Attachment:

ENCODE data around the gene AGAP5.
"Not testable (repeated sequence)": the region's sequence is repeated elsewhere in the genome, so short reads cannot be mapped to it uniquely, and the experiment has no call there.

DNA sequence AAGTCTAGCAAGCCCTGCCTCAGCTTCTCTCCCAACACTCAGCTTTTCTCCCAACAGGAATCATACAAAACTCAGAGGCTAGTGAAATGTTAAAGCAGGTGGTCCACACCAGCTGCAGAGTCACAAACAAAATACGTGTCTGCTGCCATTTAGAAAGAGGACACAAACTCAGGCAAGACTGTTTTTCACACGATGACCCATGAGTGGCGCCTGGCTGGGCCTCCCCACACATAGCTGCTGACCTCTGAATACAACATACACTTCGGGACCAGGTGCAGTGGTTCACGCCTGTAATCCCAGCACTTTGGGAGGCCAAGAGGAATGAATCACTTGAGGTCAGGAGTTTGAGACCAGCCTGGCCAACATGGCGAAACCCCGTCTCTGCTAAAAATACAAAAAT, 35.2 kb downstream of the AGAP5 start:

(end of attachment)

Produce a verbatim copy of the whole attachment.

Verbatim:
ENCODE data around the gene AGAP5.
"Not testable (repeated sequence)": the region's sequence is repeated elsewhere in the genome, so short reads cannot be mapped to it uniquely, and the experiment has no call there.

DNA sequence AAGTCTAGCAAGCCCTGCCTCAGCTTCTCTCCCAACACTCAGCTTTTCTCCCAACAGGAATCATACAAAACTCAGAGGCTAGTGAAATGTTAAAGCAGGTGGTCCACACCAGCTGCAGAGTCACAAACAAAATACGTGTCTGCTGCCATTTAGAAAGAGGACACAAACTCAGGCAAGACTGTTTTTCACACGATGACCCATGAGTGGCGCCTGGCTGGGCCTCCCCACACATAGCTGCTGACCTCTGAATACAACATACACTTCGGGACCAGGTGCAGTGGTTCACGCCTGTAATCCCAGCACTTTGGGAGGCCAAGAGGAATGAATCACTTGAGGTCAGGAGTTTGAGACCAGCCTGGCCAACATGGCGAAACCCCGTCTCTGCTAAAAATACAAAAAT, 35.2 kb downstream of the AGAP5 start: